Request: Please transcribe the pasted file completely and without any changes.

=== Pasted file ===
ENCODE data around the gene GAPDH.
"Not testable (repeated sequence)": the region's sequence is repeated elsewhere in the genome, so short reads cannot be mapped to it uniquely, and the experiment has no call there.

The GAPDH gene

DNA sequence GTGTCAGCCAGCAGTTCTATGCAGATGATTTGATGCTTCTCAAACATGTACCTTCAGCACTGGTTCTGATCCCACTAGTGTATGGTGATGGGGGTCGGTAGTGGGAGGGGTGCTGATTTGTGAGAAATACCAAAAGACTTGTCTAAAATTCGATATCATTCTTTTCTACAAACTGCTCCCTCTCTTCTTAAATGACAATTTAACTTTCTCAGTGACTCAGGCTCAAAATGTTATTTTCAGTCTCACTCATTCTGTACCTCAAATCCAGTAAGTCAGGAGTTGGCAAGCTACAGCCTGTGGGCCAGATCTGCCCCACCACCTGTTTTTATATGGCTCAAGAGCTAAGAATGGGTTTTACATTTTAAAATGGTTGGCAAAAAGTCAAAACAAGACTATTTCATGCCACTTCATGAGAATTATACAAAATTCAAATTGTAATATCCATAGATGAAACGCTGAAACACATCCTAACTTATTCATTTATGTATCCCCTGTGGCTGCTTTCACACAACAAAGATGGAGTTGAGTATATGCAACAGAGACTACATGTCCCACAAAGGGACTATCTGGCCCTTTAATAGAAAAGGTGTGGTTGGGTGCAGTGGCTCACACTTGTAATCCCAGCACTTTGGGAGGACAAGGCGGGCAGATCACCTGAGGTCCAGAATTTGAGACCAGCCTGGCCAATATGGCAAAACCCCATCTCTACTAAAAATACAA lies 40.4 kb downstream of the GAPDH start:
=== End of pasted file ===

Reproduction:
ENCODE data around the gene GAPDH.
"Not testable (repeated sequence)": the region's sequence is repeated elsewhere in the genome, so short reads cannot be mapped to it uniquely, and the experiment has no call there.

The GAPDH gene

DNA sequence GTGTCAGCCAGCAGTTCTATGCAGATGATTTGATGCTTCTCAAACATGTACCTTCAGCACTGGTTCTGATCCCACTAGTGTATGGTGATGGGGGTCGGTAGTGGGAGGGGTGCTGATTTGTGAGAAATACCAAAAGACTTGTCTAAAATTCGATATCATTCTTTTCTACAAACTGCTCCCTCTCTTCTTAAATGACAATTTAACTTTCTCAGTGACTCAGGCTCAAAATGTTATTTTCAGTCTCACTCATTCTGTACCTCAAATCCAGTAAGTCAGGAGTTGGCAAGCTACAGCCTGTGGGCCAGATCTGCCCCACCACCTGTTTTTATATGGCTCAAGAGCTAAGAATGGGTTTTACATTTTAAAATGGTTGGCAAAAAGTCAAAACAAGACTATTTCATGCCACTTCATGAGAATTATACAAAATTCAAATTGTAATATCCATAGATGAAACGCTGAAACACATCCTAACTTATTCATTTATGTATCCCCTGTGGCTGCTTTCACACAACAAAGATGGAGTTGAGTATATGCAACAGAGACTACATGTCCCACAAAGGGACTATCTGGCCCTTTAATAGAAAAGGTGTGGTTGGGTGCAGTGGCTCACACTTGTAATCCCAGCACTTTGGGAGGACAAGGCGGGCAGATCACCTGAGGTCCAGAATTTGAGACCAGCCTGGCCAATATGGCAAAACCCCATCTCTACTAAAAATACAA lies 40.4 kb downstream of the GAPDH start: